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St. Paul
A historic church at the heart of Riverside 

by Shannon Scruby Henderson

Last December, the stained glass windows and painted ceiling of St. Paul’s were a highlight of the Riverside Association of Preservation (RAP) luminaria celebration in Jacksonville’s Riverside-Avondale district. “People came from all over for our church tour,” says parishioner Kathleen Hugo. “We brought in lights from Alltel Stadium to illuminate the windows. It was so successful that we’ll do it again this year.”

Father Tom Sullivan delights in teaching students religion in grades 6th, 7th and 8th four days a week. From left (front): Jane Hepler, Jessica Leando, Devyn DeGuzman. From left (back): Ben Burnett, Ben Gushanas, Father Tom, Alyssa Yuvienco and Emily Stone.
  Built of yellow brick with limestone trim, St. Paul’s Mediterranean Revival style church was designed by architect Gerald Barry, Bishop Patrick Barry’s nephew from Chicago. Stained glass windows are by the Rambusch Decorating Company of New York.

In an area dedicated to preserving the past, this parish is noteworthy. “Even our rectory is important,” says parishioner Sydney Simmons of the 1923 building that now doubles as parish house. “Architect Bill Leuthold, a local authority, called it one of the best examples of Mediterranean Revival he’s ever seen.”

Father Thomas Sullivan, pastor since 1983, has rallied his “wonderful and talented” parishioners to preserve and protect what they all value. “My management style is to empower people. When I came, parish leaders wanted to know, ‘Will we be allowed to make decisions?’ I set them free to make things happen.”

Faced with daunting challenges - an estimated $2 million in facilities repairs, a dwindling church population, and plummeting school enrollment - the parish dug in. Today, there is much to celebrate. “The church is in the best condition since anyone can remember,” says Sydney, who grew up at St. Paul. “Father Sullivan has been very attentive,” he notes. Among the improvements: replacing the leading and sealing the stained glass windows, roof repairs, a landscaping project led by Holy Ghost Father James Corry, a new air conditioning system, and preservation of the painted ceiling and walls.

“We started with the church roof, then paid a preservation expert to create a plan for the whole campus,” says Kathleen Hugo, who has led the charge to procure state matching grants. Two grants of $50,000 have already been secured; she will next apply for a $400,000 grant.

The resurgence of the parish school is another pride point. Following a period in the late 1990s when numbers were so low that the school considered closing, enrollment is currently at capacity. “It’s the highest number we’ve ever had,” says school board chair Kelly Corrigan Wood. “We’ve also become a sports powerhouse for the first time in school history!” She credits parish leadership: “If it hadn’t been for Father Sullivan in the low times, things might have taken a completely different path,” she says. “He’s always been a cheerleader for the kids.” In fact, for many years, the pastor has worked in the school, teaching religion four days a week in grades six through eight. “My understanding is he’s the only pastor in the diocese that does this,” notes Kathleen. “The children love him.”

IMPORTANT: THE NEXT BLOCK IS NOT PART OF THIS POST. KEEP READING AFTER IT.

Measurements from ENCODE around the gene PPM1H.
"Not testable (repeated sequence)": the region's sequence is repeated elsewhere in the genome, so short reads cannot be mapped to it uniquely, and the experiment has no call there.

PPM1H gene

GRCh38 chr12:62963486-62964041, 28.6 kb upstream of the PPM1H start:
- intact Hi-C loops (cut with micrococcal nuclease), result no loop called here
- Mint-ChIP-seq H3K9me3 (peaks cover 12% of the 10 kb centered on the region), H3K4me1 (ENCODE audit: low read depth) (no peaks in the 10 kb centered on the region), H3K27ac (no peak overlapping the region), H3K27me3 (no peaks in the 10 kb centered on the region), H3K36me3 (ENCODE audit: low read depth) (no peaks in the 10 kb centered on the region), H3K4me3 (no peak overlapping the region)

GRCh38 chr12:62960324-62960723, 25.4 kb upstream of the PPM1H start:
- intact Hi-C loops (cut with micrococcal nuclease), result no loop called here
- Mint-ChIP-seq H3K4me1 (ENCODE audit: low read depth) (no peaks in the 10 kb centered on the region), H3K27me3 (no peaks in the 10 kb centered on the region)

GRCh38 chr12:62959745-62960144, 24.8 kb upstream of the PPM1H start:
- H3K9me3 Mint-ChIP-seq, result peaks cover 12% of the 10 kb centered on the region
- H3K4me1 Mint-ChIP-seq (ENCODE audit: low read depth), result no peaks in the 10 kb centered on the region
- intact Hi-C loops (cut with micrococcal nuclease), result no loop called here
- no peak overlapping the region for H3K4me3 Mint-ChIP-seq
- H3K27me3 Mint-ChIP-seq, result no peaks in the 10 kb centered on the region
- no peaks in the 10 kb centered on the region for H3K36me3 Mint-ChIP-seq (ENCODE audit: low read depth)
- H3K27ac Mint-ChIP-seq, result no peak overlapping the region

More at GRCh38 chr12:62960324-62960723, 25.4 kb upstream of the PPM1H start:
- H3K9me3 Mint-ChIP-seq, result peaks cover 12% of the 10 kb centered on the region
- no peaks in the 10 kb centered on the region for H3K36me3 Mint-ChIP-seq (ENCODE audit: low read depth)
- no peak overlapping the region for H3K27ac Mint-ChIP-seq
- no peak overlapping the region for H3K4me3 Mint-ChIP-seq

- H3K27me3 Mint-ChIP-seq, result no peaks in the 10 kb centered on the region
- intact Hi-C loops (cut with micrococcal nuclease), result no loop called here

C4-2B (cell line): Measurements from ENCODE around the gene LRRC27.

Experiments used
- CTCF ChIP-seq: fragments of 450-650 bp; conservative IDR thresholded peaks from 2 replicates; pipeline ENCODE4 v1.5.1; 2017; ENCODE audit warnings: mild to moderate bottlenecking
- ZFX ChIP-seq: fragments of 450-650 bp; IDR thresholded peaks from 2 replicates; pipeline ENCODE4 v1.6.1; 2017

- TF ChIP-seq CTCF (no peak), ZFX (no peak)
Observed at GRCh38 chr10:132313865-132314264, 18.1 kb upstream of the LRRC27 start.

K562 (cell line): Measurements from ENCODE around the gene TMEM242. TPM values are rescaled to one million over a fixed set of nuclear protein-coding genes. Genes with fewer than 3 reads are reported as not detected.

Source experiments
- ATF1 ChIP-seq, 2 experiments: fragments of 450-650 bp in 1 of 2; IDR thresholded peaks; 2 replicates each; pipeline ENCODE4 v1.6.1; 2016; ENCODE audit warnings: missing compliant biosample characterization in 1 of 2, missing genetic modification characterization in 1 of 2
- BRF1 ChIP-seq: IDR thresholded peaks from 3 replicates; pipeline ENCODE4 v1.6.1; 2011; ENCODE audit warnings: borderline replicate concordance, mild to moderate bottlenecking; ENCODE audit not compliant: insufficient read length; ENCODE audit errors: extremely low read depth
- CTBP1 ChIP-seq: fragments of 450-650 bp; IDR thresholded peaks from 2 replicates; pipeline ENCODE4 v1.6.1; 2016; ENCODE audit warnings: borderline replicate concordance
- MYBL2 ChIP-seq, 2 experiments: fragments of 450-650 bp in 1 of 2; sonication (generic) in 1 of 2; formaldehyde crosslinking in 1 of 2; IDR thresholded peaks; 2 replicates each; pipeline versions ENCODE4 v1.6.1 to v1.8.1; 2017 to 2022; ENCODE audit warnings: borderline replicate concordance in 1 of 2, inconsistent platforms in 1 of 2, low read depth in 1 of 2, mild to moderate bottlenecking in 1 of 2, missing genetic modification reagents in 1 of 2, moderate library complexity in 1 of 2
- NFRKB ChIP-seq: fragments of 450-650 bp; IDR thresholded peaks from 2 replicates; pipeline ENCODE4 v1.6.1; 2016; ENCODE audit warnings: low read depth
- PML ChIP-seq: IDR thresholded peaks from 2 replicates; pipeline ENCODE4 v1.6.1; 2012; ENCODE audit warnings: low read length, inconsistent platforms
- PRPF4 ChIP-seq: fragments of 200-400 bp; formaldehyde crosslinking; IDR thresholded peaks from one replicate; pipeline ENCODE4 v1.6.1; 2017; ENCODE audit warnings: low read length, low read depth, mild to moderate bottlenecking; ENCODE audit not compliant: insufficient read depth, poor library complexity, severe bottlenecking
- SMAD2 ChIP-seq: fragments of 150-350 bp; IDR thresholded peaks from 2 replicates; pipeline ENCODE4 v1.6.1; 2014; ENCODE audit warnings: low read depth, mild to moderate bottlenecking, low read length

The interior of St. Paul Church is beautiful. The vaulted ceiling, hand painted by artist Hugo Olhms, features stars and Christian symbols: a grapevine, a pelican plucking her breast to feed her young, and the words Sanctus Sanctus Sanctus.

By Jacksonville standards, the parish is small in numbers. But revitalization of surrounding areas is leading growth. “We are reaping the benefits,” notes Kathleen. “The past two years, our first Communion classes have been the largest in 30 years.

“We have a lot of very old families, and now, young families, too,” adds Sydney, commenting on the recent changes in parish demographics. “A lot of people walk to church. When your church is right in your neighborhood, it’s inevitable that you take an interest.”

St. Paul Parish at a glance
St. Paul Parish, est. 1923
2609 Park Street
Jacksonville, FL 32204

Pastor: Rev. Thomas K. Sullivan
Parochial Vicar: Rev. James Corry, CSSp
Parishioners: 1,169 registered parishioners
School: 272 students, PreK-3 through 8
Principal: John C. Lippincott

The history of St. Paul Parish really begins with the “Great Fire” of 1901, an event that triggered rapid growth west of downtown. In 1922, new bishop Patrick Barry directed his brother, Father William Barry, to build a church in Riverside.

A multi-purpose building with a church on the first floor was completed in 1923. In September, 120 children started classes at the new school on the second floor. The Sisters of St. Joseph moved into the third floor until their convent was built next door. From 1924 to 1952 - the year Bishop Kenny High School opened - St. Paul also offered high school classes. The grade school, which currently occupies the entire multi-purpose building and the first floor of the convent, is Jacksonville’s oldest continuously operating Catholic school.

St. Paul’s permanent church was completed in 1940. Pastors who succeeded Father William Barry include Msgr. Denis Lyons, Msgr. Patrick E. Nolan, Father Michael J. Kelly, and since 1983, Father Thomas Sullivan who will retire as pastor Sept. 30, 2007.

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